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How to Get Ripped Off when You Shop!

By Will from Holland

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If you are interested in scams, then you'll love the little experiment that Target Stores recently pulled on customers. I say "experiment" since Target—when it was caught—denied that it meant to make this trick a recurring one with its customers.

What Happened?

Consumers used the Target app and found some enticing prices on products at their nearest location. But upon visiting the brick-and-mortar store, many of those same exact products were on the shelf, but listed at a higher price. Then, when customers pull up the app again for reference while in the store, they find that the price suddenly matches the higher, in-store price. Ultimately what happened is that the app was using the customer's mobile device and network information to determine their location and change the price accordingly.

One expert says that Target figures you're likely to be committed to the product once you've made the trip to the store, so why not lure you in with a lower starting price?

After being called out, Target responded with an immediate app update along with the statement: "We have made a number of changes in our app to make it easier to understand pricing."

Okay, maybe this took care of the immediate concerns. But could this be another retailer trying to make (more) money on consumers? Target—like most businesses—is constantly looking for ways to make money from you. They like it when you pay a higher price because they make more money. You would like it, too, if you are a shareholder.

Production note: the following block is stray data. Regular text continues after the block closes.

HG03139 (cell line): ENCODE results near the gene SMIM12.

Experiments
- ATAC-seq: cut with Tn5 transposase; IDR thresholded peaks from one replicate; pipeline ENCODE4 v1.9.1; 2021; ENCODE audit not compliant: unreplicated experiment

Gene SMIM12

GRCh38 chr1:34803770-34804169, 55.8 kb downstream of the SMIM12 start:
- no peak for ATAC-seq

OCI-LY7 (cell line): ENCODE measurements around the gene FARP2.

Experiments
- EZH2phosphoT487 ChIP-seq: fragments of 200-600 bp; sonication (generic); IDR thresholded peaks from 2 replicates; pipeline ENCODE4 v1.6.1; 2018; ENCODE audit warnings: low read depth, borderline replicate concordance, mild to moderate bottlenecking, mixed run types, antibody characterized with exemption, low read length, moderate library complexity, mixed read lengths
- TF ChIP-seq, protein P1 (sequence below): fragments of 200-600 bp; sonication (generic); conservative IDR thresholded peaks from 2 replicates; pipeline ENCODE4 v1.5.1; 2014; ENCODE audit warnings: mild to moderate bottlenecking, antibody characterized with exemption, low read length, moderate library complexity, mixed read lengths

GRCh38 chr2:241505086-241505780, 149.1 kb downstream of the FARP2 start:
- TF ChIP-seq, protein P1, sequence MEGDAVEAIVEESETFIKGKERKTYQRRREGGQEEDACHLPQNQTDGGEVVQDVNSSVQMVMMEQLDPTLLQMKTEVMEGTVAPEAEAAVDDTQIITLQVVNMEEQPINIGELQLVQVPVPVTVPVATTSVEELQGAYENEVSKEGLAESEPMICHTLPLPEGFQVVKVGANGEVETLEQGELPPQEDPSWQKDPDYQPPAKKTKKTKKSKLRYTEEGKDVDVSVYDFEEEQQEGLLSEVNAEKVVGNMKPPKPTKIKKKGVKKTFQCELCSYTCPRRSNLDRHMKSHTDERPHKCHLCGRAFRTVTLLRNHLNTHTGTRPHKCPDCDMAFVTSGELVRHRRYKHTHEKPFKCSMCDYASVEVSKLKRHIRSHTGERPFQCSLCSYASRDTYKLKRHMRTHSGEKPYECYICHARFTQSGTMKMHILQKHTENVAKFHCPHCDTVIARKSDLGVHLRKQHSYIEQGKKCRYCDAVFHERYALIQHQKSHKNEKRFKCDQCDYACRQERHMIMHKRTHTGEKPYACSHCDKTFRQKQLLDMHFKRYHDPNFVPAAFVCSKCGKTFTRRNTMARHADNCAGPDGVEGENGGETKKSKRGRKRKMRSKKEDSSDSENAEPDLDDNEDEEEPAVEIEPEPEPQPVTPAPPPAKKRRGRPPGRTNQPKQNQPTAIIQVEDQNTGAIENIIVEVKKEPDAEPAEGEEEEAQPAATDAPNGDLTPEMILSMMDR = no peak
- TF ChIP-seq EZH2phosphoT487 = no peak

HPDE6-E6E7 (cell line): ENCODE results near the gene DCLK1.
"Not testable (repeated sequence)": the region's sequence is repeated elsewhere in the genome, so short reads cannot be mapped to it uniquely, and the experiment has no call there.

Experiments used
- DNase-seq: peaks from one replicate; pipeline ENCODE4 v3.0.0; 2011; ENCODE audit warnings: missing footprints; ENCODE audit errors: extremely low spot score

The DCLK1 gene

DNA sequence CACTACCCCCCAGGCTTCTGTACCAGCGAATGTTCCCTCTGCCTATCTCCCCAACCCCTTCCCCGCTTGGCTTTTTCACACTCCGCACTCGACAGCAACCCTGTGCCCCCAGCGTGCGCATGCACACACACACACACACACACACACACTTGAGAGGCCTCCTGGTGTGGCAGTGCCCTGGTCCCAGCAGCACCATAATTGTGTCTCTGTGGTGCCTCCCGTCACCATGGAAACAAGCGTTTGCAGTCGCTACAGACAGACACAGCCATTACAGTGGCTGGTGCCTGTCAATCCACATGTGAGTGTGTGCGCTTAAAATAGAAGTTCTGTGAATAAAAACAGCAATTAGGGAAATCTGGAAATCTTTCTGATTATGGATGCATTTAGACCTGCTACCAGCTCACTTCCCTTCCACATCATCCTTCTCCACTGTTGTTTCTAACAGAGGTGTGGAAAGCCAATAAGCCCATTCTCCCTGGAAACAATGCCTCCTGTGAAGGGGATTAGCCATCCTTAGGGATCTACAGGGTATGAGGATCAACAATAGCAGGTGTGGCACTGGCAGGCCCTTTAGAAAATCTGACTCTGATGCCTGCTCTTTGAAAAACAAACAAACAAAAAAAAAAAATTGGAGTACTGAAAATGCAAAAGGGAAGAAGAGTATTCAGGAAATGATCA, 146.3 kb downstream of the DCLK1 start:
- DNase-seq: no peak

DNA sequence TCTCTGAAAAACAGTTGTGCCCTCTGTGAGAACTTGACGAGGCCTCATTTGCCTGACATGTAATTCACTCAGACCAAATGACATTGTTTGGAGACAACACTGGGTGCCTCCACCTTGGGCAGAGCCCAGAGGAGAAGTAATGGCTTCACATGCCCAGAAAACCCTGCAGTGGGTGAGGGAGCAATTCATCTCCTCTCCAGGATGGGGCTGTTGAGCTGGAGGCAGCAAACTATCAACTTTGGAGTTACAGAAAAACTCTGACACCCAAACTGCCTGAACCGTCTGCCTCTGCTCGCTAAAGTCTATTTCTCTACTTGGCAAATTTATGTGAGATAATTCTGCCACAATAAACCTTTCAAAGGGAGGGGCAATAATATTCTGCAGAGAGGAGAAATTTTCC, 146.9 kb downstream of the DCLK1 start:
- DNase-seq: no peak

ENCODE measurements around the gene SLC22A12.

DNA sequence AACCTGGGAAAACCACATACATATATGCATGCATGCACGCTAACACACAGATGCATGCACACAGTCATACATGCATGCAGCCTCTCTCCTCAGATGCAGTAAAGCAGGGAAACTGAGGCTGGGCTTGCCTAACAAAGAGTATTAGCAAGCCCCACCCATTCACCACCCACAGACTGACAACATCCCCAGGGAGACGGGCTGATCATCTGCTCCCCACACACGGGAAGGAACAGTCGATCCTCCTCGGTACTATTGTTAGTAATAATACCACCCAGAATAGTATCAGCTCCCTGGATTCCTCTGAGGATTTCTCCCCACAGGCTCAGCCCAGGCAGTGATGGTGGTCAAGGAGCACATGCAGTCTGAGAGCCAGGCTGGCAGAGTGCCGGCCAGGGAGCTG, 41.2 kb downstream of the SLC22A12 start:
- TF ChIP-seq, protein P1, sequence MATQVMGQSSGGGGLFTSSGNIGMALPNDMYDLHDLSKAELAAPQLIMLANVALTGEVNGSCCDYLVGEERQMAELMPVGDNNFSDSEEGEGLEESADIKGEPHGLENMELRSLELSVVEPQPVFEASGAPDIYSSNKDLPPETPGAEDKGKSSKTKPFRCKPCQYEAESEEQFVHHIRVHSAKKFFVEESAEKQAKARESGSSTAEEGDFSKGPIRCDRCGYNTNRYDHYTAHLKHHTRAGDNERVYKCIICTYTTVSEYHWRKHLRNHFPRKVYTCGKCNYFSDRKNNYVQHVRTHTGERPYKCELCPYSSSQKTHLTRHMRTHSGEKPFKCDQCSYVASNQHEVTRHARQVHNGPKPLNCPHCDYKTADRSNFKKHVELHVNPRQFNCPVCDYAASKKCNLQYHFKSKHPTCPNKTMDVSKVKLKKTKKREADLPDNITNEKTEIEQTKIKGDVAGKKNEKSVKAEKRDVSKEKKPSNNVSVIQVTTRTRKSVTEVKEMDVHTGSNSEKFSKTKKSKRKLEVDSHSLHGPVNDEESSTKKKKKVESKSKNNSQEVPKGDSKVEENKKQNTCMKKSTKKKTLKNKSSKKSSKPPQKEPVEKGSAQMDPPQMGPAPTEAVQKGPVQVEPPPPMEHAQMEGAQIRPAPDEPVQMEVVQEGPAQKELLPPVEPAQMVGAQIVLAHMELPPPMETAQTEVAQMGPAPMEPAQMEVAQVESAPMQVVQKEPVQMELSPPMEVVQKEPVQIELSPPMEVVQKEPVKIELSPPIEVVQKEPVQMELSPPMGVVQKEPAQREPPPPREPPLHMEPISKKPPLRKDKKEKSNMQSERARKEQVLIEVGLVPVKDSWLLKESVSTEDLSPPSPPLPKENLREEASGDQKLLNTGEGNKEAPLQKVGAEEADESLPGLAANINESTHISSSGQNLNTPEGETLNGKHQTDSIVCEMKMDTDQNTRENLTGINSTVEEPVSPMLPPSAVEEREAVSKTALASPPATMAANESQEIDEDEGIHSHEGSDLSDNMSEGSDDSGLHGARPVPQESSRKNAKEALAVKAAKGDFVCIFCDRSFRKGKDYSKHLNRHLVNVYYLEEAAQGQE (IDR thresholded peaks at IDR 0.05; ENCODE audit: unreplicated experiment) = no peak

Interestingly, if you are like many people, you too will probably accept a price switch like this and still buy the product, because you're already in the store and well, you're a busy person, right?

We hope you're not THAT busy. Don't let convenience outweigh your wisdom.

Understand that many retailer apps aren't designed only to help you and make your shopping experience convenient. They may also be designed to manipulate you in order to maximize retailer's profits. This is likely why many websites and apps feature sections titled "You may also be interested in..." and "Other customers also bought..."

We encourage you to do some homework and learn to use caution. Start with the following articles:

Get the Point?

You are—and will continue to be—surrounded by these nearly invisible, never-ending and sophisticated attacks on your wallet. It's up to you to be the gatekeeper of your money to stop this.

We are here to help: just follow our mantra. Always—always—slow down, use caution, and do proper research. Your wallet and future self will thank you.

So, now you know another retailer trick, and you're one step closer to being a perfectly smart consumer. Power to you!

Cheers, Will